Leadership in extraordinary times is a series for Stuff in which Henri Eliot talks to key business leaders on how they are dealing with the impact of Covid-19.

This time it is Jason Paris, chief executive at Vodafone.

What do you see as the biggest challenges for leaders in times of crisis?

Trying to stop your organisation from going back to “normal” after a crisis.

 A crisis is often when your people are at their finest. You have an overwhelming common goal that drives fast cross-functional action across the company, combined with a massive collective desire to help customers. People forget and bypass the organisation’s bureaucratic processes, policies and hierarchy and just get the job done. Unfortunately we often revert back to our old ways of working after the crisis has subsided. You often hear people say “we are brilliant in a crisis”, when in fact we should try to be brilliant every day.

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Being distracted by the urgent and not delivering on the important.

We should never waste a crisis, and yet we often do. In a crisis, there are so many urgent things coming at us every day that we sometimes lose the opportunity to make the few big important changes that will really change the trajectory of your business over the long term.

For us, in terms of Covid-19, that’s clearly about the acceleration of digital adoption. More and more New Zealanders are comfortable, and indeed prefer, the ability to access products and services online. Whether it’s talking to whanau via video, ordering groceries online or remote learning and working – digital adoption has been brought forward years by Covid-19.

This is a massive opportunity for us and for New Zealand, which we can’t waste.

It seems to be a time when there’s going to be intense focus on every leader’s actions. How can you be sure to communicate effectively at times like these?

First we believe that it’s important to be completely transparent at all times with our team, customers, owners, partners and media about what is happening in the business. Even when we are making a decision that we know won’t be liked, we try to always be upfront and explain the rationale openly and honestly.

Henri Eliot, Board Dynamics founder.
Henri Eliot, Board Dynamics founder.

Secondly, we keep to a single message. If you throw someone three tennis balls at once, they won’t catch any – throw them one, and they will catch it. It’s the same with communicating.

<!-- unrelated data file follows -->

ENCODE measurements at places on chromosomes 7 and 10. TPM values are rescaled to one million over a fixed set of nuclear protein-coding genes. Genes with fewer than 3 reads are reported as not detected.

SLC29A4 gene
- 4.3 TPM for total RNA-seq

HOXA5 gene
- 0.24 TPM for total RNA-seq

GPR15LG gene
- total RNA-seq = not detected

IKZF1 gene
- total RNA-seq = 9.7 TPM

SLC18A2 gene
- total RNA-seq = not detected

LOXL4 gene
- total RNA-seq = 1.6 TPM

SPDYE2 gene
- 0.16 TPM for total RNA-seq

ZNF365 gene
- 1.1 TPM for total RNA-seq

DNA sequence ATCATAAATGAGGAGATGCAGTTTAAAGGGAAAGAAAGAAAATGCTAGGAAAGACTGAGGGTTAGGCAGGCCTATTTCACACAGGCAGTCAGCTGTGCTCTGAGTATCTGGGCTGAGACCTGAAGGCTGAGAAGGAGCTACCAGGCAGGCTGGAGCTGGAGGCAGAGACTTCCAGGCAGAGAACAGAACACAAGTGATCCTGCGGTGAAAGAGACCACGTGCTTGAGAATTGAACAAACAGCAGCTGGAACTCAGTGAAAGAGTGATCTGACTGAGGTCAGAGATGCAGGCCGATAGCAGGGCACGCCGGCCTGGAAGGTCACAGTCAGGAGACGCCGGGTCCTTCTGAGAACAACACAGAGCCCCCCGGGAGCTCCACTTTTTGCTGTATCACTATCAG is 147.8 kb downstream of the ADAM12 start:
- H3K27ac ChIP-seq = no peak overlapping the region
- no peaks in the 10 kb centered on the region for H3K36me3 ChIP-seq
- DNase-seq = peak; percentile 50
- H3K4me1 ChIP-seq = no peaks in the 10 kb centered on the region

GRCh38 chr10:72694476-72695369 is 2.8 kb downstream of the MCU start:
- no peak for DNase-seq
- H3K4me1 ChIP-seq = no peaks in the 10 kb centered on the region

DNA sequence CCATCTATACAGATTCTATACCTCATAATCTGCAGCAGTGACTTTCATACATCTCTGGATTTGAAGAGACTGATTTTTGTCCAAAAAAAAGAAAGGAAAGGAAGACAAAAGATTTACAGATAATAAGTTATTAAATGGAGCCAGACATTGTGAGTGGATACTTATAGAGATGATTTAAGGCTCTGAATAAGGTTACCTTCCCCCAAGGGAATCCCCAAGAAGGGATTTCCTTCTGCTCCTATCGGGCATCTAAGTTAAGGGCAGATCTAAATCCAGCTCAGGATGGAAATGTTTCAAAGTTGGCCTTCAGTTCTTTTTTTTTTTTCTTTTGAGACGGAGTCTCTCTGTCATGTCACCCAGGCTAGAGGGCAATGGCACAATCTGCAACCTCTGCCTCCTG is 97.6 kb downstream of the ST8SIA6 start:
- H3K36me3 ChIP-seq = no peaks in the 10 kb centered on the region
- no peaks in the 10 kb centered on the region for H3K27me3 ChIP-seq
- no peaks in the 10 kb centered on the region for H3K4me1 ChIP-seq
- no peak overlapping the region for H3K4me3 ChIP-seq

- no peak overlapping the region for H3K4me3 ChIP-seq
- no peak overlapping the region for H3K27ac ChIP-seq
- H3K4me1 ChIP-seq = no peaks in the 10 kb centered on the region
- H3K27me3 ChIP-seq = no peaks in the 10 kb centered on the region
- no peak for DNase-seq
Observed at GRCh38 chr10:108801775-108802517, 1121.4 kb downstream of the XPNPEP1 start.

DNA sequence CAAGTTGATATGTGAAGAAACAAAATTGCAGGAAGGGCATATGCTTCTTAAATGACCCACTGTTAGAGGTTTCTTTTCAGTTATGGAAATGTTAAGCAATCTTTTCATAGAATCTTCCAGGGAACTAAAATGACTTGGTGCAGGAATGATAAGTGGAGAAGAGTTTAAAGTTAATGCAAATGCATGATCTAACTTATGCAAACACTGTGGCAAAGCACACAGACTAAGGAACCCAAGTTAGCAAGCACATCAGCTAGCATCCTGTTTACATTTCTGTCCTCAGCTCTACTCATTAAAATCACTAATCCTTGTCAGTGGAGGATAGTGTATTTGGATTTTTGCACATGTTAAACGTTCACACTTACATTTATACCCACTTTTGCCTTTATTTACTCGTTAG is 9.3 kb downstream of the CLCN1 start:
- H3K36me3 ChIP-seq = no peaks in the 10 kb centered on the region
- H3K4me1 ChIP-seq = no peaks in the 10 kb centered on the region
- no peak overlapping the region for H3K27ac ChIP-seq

Next, just when we think that we’ve communicated enough, we triple it – and then use every channel available to us. We know that everyone receives, interprets and understands information in differing ways, so at Vodafone we focus on communicating with a lot of variety – be it face to face, livestreams, kitchen chats, email, video, infographics ….you name it, we’ll use it.

Lastly, communication absolutely has to be two-way, so we encourage a “front up” feedback culture, and outside the business I spend a lot of time every day talking directly to customers on social media, because in the end, you simply can’t beat direct, unfiltered, unmediated, transparent feedback.

But leaders are people, too – who also have needs. Leaders are also struggling and stressed and financially uncertain. How do they not run dry in times like this?

I’ve never really liked the phrase “work/life balance”, I’ve always preferred to think about it as “work life choice”; You simply can’t be at your best at work if you aren’t at your best at home.

If I’m at work, I’ve chosen to be there and I try to be 100 per cent committed and focussed. When I’m at home, I try not to feel guilty about all the work I haven’t done yet and always be 100 per cent committed and focussed on my family and friends. I find that I’m at my worst when I’m at work and worrying about something at home, or at home and on my mobile phone when I should be spending time with the kids. It’s something that I still struggle with every day.

I also think it helps if you love what you do. I genuinely cannot believe that I have been given the opportunity to lead this business at this time. I’m a passionate New Zealander and Southlander and, in the end, we all want to do our absolute best and leave behind a better New Zealand for future generations. That’s inspiration in itself.

So, what is your biggest piece of advice to give any business out there?

Make the big calls, early. This crisis is forcing all businesses, including ours, to take stock, and consider what might have changed forever and then embrace it as an incredible opportunity.

History has proven that those that make the big, tough calls early come out the other side significantly better positioned. Those that don’t, often won’t come out the other side at all.

What other question would you like to ask yourself?

Not really a question, but I wanted to give a shout out to the Vodafone Warriors and the other organisations that have had their industry, and their people, massively impacted by Covid-19.

Industries such as tourism, sports, media, hospitality and many others have been hit incredibly hard, through no fault of their own.

We all have a collective responsibility to play a part in the recovery, and use this as a chance to reset what we want to be and what we want to stand for as a nation. Compared to many countries, we have navigated the crisis well so far.

I’d like to think that the values of Manaakitanga (Service to Others), Tikanga (Doing What’s Right), Kaitiakitanga (Sustainability), Kotahitanga (Inclusion), Whanaungatanga (Relationships) and Wairuatanga (Wellbeing), will become more and more part of the Boardroom and Leadership discussions in New Zealand.

Henri Eliot is the founder of Board Dynamics, a board member, author and university lecturer.